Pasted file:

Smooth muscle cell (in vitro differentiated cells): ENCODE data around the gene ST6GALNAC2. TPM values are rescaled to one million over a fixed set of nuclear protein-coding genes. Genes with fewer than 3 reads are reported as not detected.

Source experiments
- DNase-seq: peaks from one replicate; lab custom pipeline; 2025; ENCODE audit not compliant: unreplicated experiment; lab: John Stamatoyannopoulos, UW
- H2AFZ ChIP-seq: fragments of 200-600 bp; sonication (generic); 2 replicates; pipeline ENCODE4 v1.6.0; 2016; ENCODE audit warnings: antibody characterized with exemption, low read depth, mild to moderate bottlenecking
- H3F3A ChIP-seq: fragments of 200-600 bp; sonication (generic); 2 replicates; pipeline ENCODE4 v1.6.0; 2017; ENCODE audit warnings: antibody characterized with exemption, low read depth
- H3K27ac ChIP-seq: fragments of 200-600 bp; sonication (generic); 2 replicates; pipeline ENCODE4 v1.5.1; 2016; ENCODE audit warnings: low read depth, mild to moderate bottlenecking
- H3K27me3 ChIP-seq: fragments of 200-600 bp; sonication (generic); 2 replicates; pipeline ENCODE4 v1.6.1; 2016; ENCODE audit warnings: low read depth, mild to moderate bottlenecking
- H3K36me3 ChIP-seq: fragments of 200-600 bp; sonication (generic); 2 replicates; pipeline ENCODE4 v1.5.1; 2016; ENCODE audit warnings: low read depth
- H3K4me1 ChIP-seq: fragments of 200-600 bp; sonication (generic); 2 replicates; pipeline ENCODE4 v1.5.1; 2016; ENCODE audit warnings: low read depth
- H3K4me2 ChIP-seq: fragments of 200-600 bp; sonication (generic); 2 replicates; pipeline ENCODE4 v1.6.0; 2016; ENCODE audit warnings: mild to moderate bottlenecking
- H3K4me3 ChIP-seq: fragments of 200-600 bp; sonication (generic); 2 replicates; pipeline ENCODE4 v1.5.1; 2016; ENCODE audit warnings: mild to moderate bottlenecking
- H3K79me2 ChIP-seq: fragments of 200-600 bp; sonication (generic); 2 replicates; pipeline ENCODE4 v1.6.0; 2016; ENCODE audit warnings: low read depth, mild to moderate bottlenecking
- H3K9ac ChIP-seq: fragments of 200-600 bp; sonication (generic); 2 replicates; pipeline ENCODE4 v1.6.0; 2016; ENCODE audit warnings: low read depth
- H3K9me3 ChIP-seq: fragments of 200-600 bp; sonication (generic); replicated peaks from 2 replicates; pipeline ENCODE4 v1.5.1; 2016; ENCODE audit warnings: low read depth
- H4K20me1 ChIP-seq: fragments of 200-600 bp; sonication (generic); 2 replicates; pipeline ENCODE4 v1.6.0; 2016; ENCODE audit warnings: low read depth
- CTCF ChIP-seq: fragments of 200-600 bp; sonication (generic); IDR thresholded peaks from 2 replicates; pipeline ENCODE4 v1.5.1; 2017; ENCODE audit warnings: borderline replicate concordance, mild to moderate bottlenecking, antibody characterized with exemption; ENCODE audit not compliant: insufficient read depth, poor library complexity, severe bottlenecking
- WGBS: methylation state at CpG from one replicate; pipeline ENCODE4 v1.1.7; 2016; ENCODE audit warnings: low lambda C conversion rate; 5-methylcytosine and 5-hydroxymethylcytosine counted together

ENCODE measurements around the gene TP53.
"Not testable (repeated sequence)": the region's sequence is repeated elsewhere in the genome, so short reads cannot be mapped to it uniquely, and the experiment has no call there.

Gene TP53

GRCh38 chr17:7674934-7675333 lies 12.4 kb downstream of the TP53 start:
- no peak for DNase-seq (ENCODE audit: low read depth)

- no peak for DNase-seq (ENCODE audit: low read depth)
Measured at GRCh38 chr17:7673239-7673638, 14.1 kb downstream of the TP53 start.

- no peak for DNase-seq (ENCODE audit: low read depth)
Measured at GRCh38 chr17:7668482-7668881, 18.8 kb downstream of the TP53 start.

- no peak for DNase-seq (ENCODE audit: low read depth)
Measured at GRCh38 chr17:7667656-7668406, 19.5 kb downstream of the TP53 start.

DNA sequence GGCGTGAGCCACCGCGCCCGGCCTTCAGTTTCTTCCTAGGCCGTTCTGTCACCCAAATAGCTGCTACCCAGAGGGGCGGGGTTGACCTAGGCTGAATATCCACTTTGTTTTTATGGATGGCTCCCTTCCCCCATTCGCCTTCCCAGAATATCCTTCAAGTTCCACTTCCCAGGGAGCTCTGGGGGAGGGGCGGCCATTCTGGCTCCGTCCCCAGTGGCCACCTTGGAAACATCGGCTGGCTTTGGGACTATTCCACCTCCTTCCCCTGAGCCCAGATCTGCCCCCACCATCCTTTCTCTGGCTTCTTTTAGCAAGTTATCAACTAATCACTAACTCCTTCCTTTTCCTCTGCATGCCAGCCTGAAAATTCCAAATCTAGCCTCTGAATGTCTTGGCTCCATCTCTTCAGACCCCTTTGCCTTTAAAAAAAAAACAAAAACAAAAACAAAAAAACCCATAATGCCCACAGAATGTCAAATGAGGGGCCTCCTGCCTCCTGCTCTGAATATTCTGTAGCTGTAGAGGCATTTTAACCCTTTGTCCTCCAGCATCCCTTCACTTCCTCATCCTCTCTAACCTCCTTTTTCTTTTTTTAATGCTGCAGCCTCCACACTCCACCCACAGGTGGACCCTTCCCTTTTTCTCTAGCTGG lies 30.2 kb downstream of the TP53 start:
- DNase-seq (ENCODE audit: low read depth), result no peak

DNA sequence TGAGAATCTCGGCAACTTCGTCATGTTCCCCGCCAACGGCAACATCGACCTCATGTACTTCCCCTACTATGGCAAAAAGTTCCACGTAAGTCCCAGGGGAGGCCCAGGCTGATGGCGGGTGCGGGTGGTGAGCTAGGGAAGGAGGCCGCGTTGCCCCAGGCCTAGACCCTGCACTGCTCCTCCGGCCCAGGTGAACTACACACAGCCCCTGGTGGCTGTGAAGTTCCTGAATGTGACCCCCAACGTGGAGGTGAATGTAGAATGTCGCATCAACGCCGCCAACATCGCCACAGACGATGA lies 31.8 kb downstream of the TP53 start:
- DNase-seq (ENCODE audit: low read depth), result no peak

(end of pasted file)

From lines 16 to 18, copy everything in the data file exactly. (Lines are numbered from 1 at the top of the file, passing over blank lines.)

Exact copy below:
- CTCF ChIP-seq: fragments of 200-600 bp; sonication (generic); IDR thresholded peaks from 2 replicates; pipeline ENCODE4 v1.5.1; 2017; ENCODE audit warnings: borderline replicate concordance, mild to moderate bottlenecking, antibody characterized with exemption; ENCODE audit not compliant: insufficient read depth, poor library complexity, severe bottlenecking
- WGBS: methylation state at CpG from one replicate; pipeline ENCODE4 v1.1.7; 2016; ENCODE audit warnings: low lambda C conversion rate; 5-methylcytosine and 5-hydroxymethylcytosine counted together

ENCODE measurements around the gene TP53.